NEWCASTLE University and rubber recycling firm Wastefront, will use a new UK tyre recycling plant to improve the recovery of carbon black to help produce new tyres from old ones.
Almost every plastic or black rubber product such as hoses, pipes and seals, contain a finely divided pellet or powder known as carbon black. But, by far the largest use of carbon black is in tyres – as much as 70% of the world’s production of carbon black is used to produce more new ones.
Not to be confused with black carbon, which is the sooty black material emitted from gas and diesel engines and coal-fired power plants, carbon black can be recovered from end-of-life-tyres, but the process is difficult. Depending on the study, research indicates that between 1-1.8bn tyres end up as waste each year, and of those, only 10% are recycled, while a staggering 75% end up in landfill.
Wastefront wants to cut down the number of tyres going to landfill and create a local, circular solution to a global problem. Earlier this year, the firm received permission to go ahead with plans to construct what it says will be the ‘UK’s greenest tyre recycling plant’ in Sunderland at a cost of around £100m. Construction is expected to begin sometime in 2022 and once operational, around 100 jobs could be created.
Currently, Wastefront uses pyrolysis to thermally depolymerise a tyre’s materials at high temperatures. In addition to the recovered carbon black, combustible gas, liquid hydrocarbon, and heat is also produced. The recovered carbon black is then washed and milled to upgrade its chemical properties, before being reused in tyres, other rubber goods or as a filler for plastics.
By integrating the recovered carbon black into new tyres, the emissions for each tyre subsequently produced will be reduced by 80% said the firm.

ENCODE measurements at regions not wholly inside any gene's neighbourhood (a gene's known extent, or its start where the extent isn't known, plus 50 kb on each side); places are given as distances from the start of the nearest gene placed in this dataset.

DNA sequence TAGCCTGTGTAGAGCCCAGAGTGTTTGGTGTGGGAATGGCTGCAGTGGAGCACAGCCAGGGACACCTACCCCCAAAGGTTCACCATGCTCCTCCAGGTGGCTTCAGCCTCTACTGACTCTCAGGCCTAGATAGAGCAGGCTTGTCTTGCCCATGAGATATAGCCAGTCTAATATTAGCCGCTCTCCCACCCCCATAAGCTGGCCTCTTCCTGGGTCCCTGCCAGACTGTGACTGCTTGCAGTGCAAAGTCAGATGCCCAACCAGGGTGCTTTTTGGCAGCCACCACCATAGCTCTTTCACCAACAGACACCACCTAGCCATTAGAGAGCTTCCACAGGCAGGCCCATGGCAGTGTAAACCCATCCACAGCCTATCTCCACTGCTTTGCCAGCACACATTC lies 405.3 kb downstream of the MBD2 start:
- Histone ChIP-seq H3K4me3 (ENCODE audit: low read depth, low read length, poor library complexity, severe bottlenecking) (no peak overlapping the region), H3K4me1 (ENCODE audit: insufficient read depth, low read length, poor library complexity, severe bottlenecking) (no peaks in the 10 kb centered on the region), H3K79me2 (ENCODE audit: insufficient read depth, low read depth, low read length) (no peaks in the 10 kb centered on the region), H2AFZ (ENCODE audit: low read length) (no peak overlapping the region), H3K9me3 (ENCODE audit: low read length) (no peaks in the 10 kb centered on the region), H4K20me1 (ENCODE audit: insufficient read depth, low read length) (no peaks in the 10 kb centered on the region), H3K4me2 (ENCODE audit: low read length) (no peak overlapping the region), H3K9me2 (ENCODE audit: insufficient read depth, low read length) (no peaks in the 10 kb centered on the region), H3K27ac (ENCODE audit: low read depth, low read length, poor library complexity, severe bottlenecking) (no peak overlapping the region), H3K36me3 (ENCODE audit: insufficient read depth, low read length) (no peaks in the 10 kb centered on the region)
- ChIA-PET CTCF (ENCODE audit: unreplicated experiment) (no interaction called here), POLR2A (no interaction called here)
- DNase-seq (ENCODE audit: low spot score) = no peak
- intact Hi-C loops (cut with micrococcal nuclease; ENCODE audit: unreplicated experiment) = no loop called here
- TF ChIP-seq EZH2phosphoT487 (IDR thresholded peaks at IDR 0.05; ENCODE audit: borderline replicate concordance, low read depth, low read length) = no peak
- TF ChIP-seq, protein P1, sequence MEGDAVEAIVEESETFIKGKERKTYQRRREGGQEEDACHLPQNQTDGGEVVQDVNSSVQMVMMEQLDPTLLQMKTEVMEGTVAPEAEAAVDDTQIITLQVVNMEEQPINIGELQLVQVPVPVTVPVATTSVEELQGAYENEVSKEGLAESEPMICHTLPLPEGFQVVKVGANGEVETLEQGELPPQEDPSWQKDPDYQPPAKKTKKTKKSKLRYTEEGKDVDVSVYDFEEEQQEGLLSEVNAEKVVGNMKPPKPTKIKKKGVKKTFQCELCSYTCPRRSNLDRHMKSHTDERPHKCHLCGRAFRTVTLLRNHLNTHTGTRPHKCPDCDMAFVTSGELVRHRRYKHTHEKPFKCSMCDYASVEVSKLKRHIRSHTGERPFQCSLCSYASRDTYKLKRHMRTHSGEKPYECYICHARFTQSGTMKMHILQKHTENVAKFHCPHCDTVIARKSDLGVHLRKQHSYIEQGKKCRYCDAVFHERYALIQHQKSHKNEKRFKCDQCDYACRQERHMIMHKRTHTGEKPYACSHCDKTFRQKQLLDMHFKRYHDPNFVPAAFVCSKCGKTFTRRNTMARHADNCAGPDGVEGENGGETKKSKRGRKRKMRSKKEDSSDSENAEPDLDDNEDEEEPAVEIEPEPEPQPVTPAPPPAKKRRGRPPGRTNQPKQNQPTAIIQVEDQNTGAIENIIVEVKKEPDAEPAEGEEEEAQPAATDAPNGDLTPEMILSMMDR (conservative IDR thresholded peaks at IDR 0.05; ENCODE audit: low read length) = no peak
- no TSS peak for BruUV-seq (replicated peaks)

Wastefront has already secured a 10-year supply deal with Vitol, which will see the energy trader purchase all of the plant’s available liquid hydrocarbons and certain non-liquid products made during the recycling process.
To identify more ways some of the estimated 29 m t of vehicle tyres which reach the end of their lifespan each year can be better used, Wastefront has now teamed up with Newcastle University for an 18-month study into how the production of recovered carbon black can be improved.
This will include developing methods to reduce inorganic components in recovered carbon black, understanding how different solvents which have varying degrees of dispersion interact, and by developing methods to better understand the nature of the surface within the recovered carbon black material.
“End-of-life-tyres, together with thermosetting plastic are one of the most challenging waste products for the waste supply chain to integrate into circular economy”, said engineering researcher Katarina Novakovic at Newcastle University. “Circular use of resources in place of virgin material is the way forward in achieving sustainable living. To make this happen we need to secure comparable quality between virgin and recycled material and do so at industrial scale. In this project we focus on recovered carbon black and scalable enhancements of its properties to support its reuse.”
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